Edna Fairbanks Williams

On Monday afternoon Edna Fairbanks Williams, a giant in Vermont antipoverty advocacy, died in a car crash. Vermont's large media outlets covered the story, including WCAX,  The Rutland Herald, and Vermont Public Radio. 

The irony is that probably not one person in ten who saw the coverage had ever heard her name.

Edna's funeral was yesterday, and it was attended by a throng of her admirers, including young and old, people who came in using wheelchairs and crutches, walkers and canes; as well as lawyers, judges, a Supreme Court justice, Vermont's member of Congress, and current and former state officials, lobbyists, and antipoverty activists. In all, a very unlikely collection of mourners for an impoverished, 77-year-old widow.

I wasn't sure I would have anything to add to the powerful remarks from important people who talked about her influence in Vermont public policy and the Legislature, her commitment to helping people every day of her life, or the way the professionals with their impressive educations would routinely defer to her insight and wisdom, but I found that I did have a few recollections that I'll share here.

I first met Edna Fairbanks Williams in 1983 when I came to Vermont to interview at Vermont Legal Aid. She was the President of Legal Aid's Board, and she had chosen to sit in on the staff attorney interviews. This is not a common choice, but it reflected Edna's view of the importance of Legal Aid to the antipoverty struggle. This began many years of working together on issues that affected the tens of thousands of Vermonters living in poverty.

You may remember that back in the 1980's there was a magazine called Vermont Magazine. One year they did a special issue on the Ten Most Influential Vermonters. It included the usual suspects: The head of National Life; probably one or two of those three-hundred dollar an hour lobbyists for the phone company or the electric company; possibly, although he denies it, John Dooley, who was Madeleine Kunin's chief of staff at the time, known as “The Little Governor”. Among all these powerful people was Edna Fairbanks Williams, recognized for the power of her dedication, commitment to understanding the issues she was working on, and the eloquence of her advocacy that grew out of her personal experience. Vermont Magazine was probably right: at that time, for that year, Edna was probably one of the ten most influential Vermonters. If you look at her body of work, from the years before this issue through all the years that followed, though, there is no question that Edna's influence was greater than any of the other listed Influential Vermonters.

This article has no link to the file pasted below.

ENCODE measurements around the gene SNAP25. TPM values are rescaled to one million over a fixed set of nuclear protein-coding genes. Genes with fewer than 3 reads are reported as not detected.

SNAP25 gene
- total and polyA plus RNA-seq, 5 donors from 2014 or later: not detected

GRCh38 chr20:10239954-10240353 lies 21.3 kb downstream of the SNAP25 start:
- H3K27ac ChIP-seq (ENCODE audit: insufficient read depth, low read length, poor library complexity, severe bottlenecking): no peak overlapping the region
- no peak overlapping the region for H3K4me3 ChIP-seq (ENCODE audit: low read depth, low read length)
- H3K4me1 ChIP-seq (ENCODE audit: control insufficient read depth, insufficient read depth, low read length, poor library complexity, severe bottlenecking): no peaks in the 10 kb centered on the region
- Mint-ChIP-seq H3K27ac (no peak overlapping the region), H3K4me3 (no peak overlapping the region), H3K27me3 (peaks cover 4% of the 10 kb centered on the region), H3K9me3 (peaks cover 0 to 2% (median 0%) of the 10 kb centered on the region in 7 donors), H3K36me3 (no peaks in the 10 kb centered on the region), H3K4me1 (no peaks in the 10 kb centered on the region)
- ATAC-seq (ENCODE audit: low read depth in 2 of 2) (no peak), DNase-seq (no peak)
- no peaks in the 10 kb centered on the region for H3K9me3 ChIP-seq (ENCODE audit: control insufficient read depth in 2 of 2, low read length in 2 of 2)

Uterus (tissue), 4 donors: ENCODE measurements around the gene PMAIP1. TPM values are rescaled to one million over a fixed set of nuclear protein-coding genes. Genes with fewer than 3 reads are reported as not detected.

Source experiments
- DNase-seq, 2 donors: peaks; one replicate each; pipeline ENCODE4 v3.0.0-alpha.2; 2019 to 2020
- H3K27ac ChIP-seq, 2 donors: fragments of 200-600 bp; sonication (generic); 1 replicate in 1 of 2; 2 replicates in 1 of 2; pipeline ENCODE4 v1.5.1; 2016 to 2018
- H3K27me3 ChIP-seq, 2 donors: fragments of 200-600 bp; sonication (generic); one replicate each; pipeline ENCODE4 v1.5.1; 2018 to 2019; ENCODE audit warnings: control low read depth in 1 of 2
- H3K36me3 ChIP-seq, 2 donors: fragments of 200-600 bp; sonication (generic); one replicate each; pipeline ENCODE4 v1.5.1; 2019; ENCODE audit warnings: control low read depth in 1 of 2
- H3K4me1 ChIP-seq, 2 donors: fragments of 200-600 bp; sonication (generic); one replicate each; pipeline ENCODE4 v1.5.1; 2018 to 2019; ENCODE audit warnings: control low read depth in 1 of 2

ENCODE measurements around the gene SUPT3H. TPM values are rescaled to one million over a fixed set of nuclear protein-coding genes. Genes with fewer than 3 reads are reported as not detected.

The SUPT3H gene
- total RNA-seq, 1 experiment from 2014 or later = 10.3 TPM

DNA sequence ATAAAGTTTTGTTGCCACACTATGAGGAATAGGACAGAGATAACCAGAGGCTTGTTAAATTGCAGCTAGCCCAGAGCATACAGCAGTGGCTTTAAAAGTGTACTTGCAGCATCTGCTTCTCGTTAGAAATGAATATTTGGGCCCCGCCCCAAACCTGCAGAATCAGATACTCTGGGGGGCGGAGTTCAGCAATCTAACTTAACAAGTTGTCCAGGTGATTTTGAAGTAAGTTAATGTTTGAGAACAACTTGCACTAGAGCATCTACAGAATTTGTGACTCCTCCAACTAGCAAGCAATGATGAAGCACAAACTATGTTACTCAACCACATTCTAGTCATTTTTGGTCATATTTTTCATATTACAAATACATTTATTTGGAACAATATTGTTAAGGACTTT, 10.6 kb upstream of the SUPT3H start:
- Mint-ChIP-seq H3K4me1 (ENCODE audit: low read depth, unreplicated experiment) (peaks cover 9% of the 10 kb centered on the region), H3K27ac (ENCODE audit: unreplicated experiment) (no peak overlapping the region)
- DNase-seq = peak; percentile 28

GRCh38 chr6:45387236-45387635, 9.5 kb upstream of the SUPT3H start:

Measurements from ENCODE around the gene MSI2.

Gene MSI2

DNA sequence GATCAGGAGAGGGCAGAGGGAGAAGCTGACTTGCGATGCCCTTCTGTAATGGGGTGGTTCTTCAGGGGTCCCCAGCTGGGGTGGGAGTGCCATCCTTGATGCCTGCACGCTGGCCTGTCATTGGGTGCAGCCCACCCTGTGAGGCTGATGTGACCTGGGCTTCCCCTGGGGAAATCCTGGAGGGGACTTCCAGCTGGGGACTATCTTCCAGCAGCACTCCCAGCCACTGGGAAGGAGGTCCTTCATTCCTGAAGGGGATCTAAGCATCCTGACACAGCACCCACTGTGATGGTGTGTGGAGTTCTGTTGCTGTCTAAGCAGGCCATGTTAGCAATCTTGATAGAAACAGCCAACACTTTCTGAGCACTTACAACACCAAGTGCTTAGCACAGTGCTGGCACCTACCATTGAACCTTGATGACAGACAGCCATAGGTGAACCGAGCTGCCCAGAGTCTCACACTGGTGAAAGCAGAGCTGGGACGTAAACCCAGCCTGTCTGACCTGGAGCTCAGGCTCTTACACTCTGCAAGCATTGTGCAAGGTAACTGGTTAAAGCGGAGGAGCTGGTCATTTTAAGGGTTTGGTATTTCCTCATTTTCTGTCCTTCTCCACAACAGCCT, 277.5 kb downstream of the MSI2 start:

As I have sat listening to the comments of other people I have heard repeated mentions of people attending the annual Legislative Supper put on by VLIAC, the Vermont Low Income Advocacy Council, every winter. On the night of this particular Legislative Supper people talked about how Edna was able to make it to the supper despite a blinding snowstorm. As I sat there listening, though, I thought there must be something wrong. I was there in many of those VLIAC board meetings when the Legislative Supper was being planned, and I know that Edna would never schedule a Legislative Supper without consulting her omnipresent, and in her eyes infallible, Old Farmer's Almanac. I don't what could have happened on this particular year, but clearly on this one occasion something went wrong.